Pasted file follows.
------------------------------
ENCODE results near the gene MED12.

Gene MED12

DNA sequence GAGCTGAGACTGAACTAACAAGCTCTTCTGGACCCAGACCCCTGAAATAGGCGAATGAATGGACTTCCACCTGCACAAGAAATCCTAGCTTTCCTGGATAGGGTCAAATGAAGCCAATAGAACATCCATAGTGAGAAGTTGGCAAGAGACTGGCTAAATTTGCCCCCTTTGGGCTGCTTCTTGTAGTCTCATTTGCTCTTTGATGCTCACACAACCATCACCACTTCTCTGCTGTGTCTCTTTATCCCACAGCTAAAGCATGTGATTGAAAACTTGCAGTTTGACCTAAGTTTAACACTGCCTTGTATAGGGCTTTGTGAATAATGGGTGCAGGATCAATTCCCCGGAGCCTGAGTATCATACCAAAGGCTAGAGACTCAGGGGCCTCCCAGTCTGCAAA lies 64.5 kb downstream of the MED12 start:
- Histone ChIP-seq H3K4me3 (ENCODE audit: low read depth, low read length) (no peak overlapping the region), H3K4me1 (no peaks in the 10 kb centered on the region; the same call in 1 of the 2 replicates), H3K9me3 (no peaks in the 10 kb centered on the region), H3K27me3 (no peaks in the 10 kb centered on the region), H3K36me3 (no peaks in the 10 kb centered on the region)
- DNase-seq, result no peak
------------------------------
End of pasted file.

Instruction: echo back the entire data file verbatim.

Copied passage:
ENCODE results near the gene MED12.

Gene MED12

DNA sequence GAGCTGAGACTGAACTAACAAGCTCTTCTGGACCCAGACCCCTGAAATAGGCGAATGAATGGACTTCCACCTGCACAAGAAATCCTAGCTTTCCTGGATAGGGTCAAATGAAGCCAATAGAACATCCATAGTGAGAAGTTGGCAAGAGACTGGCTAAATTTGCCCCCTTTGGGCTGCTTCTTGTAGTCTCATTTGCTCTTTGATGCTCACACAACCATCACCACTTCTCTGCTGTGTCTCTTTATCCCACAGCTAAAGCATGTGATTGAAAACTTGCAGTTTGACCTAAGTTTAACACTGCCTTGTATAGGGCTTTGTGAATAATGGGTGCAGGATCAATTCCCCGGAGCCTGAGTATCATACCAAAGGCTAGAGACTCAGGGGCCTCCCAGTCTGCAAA lies 64.5 kb downstream of the MED12 start:
- Histone ChIP-seq H3K4me3 (ENCODE audit: low read depth, low read length) (no peak overlapping the region), H3K4me1 (no peaks in the 10 kb centered on the region; the same call in 1 of the 2 replicates), H3K9me3 (no peaks in the 10 kb centered on the region), H3K27me3 (no peaks in the 10 kb centered on the region), H3K36me3 (no peaks in the 10 kb centered on the region)
- DNase-seq, result no peak